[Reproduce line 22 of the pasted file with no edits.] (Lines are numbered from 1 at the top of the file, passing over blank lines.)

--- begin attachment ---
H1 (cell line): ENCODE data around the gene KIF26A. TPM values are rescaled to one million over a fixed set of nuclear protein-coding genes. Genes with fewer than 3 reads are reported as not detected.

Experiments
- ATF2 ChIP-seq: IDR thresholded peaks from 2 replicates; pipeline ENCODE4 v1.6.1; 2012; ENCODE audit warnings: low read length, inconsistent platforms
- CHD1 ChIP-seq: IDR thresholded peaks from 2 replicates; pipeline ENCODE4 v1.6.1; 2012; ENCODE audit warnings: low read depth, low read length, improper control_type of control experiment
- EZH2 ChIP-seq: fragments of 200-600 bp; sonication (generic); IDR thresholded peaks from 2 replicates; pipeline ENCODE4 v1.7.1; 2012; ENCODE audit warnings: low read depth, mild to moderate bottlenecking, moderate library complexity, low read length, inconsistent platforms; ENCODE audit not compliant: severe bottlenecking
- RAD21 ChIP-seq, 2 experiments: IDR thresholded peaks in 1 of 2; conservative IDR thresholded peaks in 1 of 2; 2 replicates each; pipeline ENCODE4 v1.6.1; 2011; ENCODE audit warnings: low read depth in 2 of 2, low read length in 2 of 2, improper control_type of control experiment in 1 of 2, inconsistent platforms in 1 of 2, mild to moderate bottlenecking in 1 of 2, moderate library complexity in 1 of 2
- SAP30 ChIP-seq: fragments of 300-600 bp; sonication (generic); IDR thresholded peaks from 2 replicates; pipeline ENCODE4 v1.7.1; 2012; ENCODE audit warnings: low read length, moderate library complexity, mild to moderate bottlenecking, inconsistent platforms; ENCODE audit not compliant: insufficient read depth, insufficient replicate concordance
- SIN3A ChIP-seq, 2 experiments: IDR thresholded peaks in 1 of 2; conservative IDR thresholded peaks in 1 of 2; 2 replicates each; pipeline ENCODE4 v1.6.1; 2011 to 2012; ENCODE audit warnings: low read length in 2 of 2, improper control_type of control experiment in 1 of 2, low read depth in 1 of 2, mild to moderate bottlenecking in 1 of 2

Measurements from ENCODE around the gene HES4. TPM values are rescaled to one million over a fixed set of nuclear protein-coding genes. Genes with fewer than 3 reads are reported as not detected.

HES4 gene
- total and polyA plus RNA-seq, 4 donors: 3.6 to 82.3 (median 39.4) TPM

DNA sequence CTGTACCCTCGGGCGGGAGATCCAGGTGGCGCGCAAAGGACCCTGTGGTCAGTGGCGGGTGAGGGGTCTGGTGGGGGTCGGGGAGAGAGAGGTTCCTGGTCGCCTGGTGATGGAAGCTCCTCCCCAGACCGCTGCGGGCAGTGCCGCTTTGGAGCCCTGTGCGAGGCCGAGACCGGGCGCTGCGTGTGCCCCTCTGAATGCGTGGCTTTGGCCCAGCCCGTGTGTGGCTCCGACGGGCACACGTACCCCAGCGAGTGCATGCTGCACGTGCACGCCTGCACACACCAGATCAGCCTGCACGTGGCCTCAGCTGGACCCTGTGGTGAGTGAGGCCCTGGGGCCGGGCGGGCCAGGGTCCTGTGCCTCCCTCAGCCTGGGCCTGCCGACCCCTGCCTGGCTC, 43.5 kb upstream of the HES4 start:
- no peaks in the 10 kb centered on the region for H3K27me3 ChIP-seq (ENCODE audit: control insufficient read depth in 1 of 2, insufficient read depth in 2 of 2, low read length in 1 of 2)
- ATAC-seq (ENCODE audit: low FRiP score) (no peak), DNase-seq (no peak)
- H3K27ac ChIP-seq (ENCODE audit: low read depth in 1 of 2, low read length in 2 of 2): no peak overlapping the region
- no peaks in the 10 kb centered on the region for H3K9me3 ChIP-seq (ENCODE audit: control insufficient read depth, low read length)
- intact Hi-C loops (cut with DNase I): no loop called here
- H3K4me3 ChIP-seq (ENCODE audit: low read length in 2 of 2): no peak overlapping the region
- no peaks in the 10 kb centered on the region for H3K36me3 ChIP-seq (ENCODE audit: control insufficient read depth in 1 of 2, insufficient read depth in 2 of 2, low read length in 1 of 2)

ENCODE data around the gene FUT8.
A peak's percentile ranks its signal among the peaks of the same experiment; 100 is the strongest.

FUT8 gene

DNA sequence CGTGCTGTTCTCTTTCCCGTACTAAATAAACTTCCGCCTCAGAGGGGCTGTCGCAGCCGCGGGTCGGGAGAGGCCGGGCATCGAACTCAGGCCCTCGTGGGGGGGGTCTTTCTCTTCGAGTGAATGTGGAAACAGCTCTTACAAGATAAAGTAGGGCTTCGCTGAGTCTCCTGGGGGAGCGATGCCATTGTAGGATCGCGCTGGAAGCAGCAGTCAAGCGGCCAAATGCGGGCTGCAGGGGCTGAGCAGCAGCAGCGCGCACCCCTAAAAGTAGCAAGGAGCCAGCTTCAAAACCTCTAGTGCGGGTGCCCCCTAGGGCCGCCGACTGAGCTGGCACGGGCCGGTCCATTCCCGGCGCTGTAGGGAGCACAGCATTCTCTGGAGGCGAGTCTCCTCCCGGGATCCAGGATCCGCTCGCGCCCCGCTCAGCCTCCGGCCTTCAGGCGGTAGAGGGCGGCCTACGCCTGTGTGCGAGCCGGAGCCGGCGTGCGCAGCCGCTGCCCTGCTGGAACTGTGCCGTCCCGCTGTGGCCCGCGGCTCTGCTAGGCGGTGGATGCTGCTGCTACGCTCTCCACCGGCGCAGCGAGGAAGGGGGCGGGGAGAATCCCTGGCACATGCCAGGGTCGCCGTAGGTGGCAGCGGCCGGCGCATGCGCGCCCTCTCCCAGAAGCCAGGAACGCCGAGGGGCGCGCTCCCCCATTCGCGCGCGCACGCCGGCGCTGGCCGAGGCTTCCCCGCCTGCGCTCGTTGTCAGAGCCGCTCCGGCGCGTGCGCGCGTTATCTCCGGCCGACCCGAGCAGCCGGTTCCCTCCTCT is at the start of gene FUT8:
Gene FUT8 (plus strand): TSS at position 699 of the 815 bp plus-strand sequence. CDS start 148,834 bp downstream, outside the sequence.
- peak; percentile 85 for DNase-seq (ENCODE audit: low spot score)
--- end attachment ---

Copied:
FUT8 gene